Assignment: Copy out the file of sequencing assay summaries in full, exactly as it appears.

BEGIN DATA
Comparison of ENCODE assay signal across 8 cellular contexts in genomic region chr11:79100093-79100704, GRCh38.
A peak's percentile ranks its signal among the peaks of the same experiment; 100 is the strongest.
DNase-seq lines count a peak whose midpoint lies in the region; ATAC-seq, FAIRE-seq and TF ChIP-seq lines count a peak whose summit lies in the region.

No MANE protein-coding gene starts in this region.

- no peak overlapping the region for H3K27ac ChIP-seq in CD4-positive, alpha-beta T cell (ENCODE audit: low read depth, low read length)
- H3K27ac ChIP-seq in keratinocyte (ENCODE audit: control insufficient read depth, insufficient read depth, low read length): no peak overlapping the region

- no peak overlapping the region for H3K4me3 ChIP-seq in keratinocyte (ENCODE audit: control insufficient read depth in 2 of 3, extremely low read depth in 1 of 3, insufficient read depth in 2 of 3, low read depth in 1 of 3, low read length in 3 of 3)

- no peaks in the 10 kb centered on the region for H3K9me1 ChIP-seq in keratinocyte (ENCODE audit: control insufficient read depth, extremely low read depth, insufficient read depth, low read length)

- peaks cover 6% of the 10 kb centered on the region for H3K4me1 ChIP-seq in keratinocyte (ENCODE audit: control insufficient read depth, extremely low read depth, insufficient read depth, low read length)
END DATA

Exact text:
Comparison of ENCODE assay signal across 8 cellular contexts in genomic region chr11:79100093-79100704, GRCh38.
A peak's percentile ranks its signal among the peaks of the same experiment; 100 is the strongest.
DNase-seq lines count a peak whose midpoint lies in the region; ATAC-seq, FAIRE-seq and TF ChIP-seq lines count a peak whose summit lies in the region.

No MANE protein-coding gene starts in this region.

- no peak overlapping the region for H3K27ac ChIP-seq in CD4-positive, alpha-beta T cell (ENCODE audit: low read depth, low read length)
- H3K27ac ChIP-seq in keratinocyte (ENCODE audit: control insufficient read depth, insufficient read depth, low read length): no peak overlapping the region

- no peak overlapping the region for H3K4me3 ChIP-seq in keratinocyte (ENCODE audit: control insufficient read depth in 2 of 3, extremely low read depth in 1 of 3, insufficient read depth in 2 of 3, low read depth in 1 of 3, low read length in 3 of 3)

- no peaks in the 10 kb centered on the region for H3K9me1 ChIP-seq in keratinocyte (ENCODE audit: control insufficient read depth, extremely low read depth, insufficient read depth, low read length)

- peaks cover 6% of the 10 kb centered on the region for H3K4me1 ChIP-seq in keratinocyte (ENCODE audit: control insufficient read depth, extremely low read depth, insufficient read depth, low read length)